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One of the best things about this reception, besides the fantastic company and excellent food and seemingly endless supply of wine, was the cake made of cupcakes.

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There are worse ways to spend an evening than chatting and laughing and indulging in Champagne and a cupcake or three.

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The next day Donna and Greg had arranged to take a group of about 25 of us out to Snipes Point, a short boat ride away from Big Coppitt Key, where the bride and groom live in this adorable little cottage. Or, as Donna put it, where two hillbillies live in a dilapidated mobile home. Either way, it beats the hell out of living in a shoebox in Manhattan.

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Three boats were lined up and ready to go on the canal outside of Donna's neighbor's house, so off we went, 25 of us trudging through the neighbor's yard carrying enough beer for the entire British Navy and enough food for about ten people plus one Tracey.

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Our little procession made its way through the canal, then fanned out into the open sea, which was like glass on this particularly calm day.

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All boat captains should look so salty . . . and give such great best-man toasts.

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This is our friend Paul. Originally from Ireland and now living in Bulgaria, Paul and his lovely wife Sinead are interesting, well-traveled, and lots of fun, but the last time we went out for drinks with them, we woke up the next day just in time for breakfast . . . at 4:30pm. That's what we get for trying to keep up with the Irish.

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I didn't actually see a sandbar at the sandbar, but there was sand, and we treated it like a bar, so close enough.

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At lunchtime we feasted on Dion's fried chicken (which in true Key West style can only be purchased at gas stations), as well as Cuban sliders, chips, salsa, potato chips, and every kind of beer, wine, and Champagne that could fit into the boats' massive, ice-filled coolers.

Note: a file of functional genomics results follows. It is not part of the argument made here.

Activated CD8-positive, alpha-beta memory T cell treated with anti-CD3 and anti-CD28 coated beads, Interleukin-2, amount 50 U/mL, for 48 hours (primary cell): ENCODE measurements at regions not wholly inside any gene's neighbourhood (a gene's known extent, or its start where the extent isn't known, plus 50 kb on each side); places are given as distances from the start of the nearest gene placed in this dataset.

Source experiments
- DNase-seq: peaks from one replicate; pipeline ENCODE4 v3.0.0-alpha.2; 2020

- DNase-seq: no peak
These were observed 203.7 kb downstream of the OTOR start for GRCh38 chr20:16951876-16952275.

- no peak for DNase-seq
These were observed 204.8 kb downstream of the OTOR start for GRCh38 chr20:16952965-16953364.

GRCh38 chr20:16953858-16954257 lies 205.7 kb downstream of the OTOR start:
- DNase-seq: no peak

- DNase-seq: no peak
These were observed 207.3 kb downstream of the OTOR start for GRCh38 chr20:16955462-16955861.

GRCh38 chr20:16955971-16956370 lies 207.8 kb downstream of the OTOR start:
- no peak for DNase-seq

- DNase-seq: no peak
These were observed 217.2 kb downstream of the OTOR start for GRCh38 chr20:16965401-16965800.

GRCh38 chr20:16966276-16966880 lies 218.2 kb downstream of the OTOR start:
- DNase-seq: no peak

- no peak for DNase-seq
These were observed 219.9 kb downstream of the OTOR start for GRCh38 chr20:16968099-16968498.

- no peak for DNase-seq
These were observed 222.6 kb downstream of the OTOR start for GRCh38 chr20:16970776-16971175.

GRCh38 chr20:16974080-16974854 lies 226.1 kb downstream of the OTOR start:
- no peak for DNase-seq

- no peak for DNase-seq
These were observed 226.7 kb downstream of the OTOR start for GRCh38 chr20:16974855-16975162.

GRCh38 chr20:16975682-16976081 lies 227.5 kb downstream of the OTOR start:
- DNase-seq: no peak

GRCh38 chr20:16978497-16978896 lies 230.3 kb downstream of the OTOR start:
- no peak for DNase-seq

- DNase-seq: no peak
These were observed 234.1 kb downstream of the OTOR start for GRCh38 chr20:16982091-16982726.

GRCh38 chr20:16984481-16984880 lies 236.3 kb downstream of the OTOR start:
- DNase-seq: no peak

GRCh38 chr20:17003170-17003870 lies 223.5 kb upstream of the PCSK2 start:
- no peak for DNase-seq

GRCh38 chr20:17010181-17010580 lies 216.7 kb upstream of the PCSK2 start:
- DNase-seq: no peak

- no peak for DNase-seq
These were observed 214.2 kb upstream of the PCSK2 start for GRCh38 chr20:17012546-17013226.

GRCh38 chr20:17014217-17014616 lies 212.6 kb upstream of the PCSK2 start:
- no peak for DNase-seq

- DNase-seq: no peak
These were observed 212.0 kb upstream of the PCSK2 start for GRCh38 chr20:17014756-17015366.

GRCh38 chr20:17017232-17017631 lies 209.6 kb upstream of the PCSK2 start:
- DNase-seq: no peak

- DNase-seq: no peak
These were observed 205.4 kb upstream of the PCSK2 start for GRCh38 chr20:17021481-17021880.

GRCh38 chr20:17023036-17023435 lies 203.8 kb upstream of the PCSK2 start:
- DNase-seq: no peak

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About an hour or so into our visit, it began to rain, just briefly at first, and then a full-on downpour that lasted more than an hour. Not that we weren't warned, as it got dark . . .

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And darker . . .

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And Apocalypse.

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And during it all, nobody moved. Well, that's not true - almost everyone made a move to cover their drink. But planted in the water we remained, still wearing our straw hats and baseball caps and sunglasses, chatting it up while the rain pelted our heads and the booze and conversation continued to flow.

During this marathon bull session we met two friends of Donna's named Lisa and Pete. I once accidentally mistook Pete for a dog (I'm sorry, but in this age of interconnectedness, if you don't have a Facebook page and no one knows your last name, obviously I have no choice but to assume that you are someone's pet), so he probably wasn't too excited to meet me, but Lisa certainly was (wine will do that). Which is how we ended up at dinner at La Trattoria with two people we'd just met that afternoon, plus Pete's former military buddy Rich and his wife Elvie, whom Rich picked up in the Philippines at a shoe store, and both of whom are now living in the land that time forgot, otherwise known as Gulfport, Mississippi. Got all that?

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Much laughing, teasing, and imbibing ensued, and Elvie didn't even blink when I finished off her leftover pasta, so all in all a lovely dinner was had by all.

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Of course, this mile-long martini list probably helped.

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I ordered the Pick-Up, which was appropriate considering how we'd come upon our dining companions.

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For my entree, I went with the lasagna, while Angel had the seafood ravioli. Both were delicious, and the lasagna had the added advantage of being the only thing I'd consumed that day besides a half-bottle of Sancerre, some fried chicken skin, and an entire bag of potato chips. It's a good thing New York City just banned big-gulp sodas, or my diet might really be in trouble.

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The next day we biked over to Salute on the Beach for lunch. By now I had grown so accustomed to feeling like I might die from heatstroke that I actually agreed to sit outside . . . on the ocean, under a fan.

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Salute is known for its spaghetti and meatballs, but I didn't order it. Too hot to eat, I tell you!

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Instead, we started off with some frozen drinks, and then I had the gazpacho, which was thick and spicy and delicious.

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That was followed by the blackened mahi-mahi sandwich for Angel, and the caprese salad for me.

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You might be wondering why I had nothing more than a bowl of gazpacho and a small salad for lunch, but that's because I wanted to be good and hungry for what was to come. And so, after picking up some souvenirs and spending some time at the pool, at precisely 4:30 we made a beeline for 2 Cents Gastropub on Applerouth Lane.